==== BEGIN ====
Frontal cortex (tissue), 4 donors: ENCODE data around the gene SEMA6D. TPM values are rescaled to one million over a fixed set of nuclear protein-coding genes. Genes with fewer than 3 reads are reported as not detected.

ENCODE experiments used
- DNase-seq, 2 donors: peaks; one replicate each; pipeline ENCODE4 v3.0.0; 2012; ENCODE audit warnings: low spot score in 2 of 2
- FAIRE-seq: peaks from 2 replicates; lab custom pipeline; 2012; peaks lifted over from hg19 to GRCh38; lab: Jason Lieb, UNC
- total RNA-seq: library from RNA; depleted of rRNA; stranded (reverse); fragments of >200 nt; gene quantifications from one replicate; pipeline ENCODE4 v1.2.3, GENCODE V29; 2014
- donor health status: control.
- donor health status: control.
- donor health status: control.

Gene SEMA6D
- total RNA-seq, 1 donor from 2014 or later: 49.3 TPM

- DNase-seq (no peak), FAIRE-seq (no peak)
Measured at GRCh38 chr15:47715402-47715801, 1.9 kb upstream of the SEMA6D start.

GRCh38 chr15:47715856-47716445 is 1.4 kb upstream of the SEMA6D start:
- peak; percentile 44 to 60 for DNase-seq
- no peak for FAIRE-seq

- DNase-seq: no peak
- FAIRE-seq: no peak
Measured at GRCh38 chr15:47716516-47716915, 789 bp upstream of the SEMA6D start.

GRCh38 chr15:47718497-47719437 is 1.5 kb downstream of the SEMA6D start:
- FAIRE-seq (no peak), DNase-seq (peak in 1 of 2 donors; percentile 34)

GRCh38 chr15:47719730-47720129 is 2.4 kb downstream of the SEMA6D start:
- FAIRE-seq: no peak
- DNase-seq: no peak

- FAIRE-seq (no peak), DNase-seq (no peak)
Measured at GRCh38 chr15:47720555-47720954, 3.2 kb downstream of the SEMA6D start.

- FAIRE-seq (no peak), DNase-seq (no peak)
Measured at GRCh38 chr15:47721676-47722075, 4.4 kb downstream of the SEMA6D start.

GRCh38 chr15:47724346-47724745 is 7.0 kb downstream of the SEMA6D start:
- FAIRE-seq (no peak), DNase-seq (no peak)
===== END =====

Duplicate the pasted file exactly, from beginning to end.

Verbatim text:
Frontal cortex (tissue), 4 donors: ENCODE data around the gene SEMA6D. TPM values are rescaled to one million over a fixed set of nuclear protein-coding genes. Genes with fewer than 3 reads are reported as not detected.

ENCODE experiments used
- DNase-seq, 2 donors: peaks; one replicate each; pipeline ENCODE4 v3.0.0; 2012; ENCODE audit warnings: low spot score in 2 of 2
- FAIRE-seq: peaks from 2 replicates; lab custom pipeline; 2012; peaks lifted over from hg19 to GRCh38; lab: Jason Lieb, UNC
- total RNA-seq: library from RNA; depleted of rRNA; stranded (reverse); fragments of >200 nt; gene quantifications from one replicate; pipeline ENCODE4 v1.2.3, GENCODE V29; 2014
- donor health status: control.
- donor health status: control.
- donor health status: control.

Gene SEMA6D
- total RNA-seq, 1 donor from 2014 or later: 49.3 TPM

- DNase-seq (no peak), FAIRE-seq (no peak)
Measured at GRCh38 chr15:47715402-47715801, 1.9 kb upstream of the SEMA6D start.

GRCh38 chr15:47715856-47716445 is 1.4 kb upstream of the SEMA6D start:
- peak; percentile 44 to 60 for DNase-seq
- no peak for FAIRE-seq

- DNase-seq: no peak
- FAIRE-seq: no peak
Measured at GRCh38 chr15:47716516-47716915, 789 bp upstream of the SEMA6D start.

GRCh38 chr15:47718497-47719437 is 1.5 kb downstream of the SEMA6D start:
- FAIRE-seq (no peak), DNase-seq (peak in 1 of 2 donors; percentile 34)

GRCh38 chr15:47719730-47720129 is 2.4 kb downstream of the SEMA6D start:
- FAIRE-seq: no peak
- DNase-seq: no peak

- FAIRE-seq (no peak), DNase-seq (no peak)
Measured at GRCh38 chr15:47720555-47720954, 3.2 kb downstream of the SEMA6D start.

- FAIRE-seq (no peak), DNase-seq (no peak)
Measured at GRCh38 chr15:47721676-47722075, 4.4 kb downstream of the SEMA6D start.

GRCh38 chr15:47724346-47724745 is 7.0 kb downstream of the SEMA6D start:
- FAIRE-seq (no peak), DNase-seq (no peak)